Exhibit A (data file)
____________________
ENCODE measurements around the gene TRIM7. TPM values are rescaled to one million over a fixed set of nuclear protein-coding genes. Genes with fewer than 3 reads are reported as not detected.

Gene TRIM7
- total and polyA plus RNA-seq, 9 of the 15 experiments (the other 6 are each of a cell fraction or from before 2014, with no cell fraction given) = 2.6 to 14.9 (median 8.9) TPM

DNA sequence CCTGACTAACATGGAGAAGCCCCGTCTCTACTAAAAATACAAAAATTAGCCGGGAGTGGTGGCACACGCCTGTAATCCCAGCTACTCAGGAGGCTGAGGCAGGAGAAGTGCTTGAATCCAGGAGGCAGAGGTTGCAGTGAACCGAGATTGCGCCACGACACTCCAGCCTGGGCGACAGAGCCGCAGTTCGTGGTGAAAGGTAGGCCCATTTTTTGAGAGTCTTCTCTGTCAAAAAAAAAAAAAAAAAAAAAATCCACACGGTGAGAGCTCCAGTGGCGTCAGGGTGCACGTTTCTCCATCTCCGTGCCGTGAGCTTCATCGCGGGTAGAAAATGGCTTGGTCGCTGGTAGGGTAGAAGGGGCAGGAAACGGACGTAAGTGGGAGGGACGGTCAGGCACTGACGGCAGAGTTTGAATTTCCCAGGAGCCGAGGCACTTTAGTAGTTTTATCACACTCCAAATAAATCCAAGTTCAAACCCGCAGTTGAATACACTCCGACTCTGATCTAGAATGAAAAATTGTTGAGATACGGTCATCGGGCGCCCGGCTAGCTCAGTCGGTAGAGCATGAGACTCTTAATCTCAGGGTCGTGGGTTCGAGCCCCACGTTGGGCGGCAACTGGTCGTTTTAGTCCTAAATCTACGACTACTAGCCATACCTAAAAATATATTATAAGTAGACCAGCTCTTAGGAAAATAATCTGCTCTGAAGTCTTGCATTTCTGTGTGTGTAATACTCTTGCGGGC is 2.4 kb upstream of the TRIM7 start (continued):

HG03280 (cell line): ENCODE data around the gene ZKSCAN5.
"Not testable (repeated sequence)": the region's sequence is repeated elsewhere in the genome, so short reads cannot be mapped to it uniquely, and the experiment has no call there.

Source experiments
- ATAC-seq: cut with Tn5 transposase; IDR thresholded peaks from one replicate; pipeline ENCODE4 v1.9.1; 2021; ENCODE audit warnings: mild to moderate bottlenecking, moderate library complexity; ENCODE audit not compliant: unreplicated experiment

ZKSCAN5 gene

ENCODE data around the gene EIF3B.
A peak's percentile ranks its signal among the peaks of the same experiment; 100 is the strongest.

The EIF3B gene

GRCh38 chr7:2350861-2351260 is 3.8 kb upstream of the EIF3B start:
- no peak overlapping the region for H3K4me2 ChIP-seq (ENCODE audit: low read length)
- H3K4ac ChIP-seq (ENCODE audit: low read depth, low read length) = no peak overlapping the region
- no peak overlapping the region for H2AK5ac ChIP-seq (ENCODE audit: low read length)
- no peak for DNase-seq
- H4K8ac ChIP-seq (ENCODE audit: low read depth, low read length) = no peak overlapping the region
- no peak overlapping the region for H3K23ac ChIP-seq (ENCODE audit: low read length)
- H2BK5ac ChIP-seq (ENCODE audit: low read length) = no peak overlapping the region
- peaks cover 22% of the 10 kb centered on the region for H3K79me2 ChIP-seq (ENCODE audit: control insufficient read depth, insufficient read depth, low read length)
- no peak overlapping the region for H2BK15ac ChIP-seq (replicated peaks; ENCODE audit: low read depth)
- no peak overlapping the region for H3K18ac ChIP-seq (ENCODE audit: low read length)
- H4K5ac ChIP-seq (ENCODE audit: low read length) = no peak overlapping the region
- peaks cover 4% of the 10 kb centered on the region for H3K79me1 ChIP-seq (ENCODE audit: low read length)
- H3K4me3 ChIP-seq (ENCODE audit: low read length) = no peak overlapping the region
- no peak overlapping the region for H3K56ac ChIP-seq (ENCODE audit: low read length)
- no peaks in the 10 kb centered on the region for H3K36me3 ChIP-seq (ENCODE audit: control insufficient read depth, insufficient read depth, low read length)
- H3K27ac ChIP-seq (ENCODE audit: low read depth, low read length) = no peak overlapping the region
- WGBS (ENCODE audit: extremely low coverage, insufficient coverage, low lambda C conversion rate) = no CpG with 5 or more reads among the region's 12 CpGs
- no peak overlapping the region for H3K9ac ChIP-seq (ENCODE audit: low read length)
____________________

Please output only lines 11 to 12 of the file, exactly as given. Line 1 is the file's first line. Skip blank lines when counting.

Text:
A peak's percentile ranks its signal among the peaks of the same experiment; 100 is the strongest.

The EIF3B gene